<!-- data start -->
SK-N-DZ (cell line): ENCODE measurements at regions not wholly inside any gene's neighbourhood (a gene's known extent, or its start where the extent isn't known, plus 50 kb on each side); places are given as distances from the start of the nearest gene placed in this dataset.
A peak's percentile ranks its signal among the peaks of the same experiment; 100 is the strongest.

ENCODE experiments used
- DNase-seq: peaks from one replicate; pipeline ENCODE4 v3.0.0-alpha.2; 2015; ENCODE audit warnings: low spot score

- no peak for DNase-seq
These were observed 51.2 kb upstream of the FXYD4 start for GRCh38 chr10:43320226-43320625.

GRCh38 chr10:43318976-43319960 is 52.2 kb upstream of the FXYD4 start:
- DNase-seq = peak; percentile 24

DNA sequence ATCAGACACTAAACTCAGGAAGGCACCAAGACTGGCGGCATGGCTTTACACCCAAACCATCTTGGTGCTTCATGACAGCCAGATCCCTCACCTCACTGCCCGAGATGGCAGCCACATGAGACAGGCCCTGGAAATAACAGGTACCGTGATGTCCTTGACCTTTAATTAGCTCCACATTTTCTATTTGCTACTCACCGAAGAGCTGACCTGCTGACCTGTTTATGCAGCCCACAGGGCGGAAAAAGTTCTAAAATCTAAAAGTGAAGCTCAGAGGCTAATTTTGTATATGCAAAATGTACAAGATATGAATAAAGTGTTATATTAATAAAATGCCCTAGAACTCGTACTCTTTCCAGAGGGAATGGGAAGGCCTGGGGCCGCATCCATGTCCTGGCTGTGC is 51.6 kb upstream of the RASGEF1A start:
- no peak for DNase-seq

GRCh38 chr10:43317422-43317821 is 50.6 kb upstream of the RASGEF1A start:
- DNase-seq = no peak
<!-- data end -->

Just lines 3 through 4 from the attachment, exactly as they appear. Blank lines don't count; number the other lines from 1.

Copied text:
ENCODE experiments used
- DNase-seq: peaks from one replicate; pipeline ENCODE4 v3.0.0-alpha.2; 2015; ENCODE audit warnings: low spot score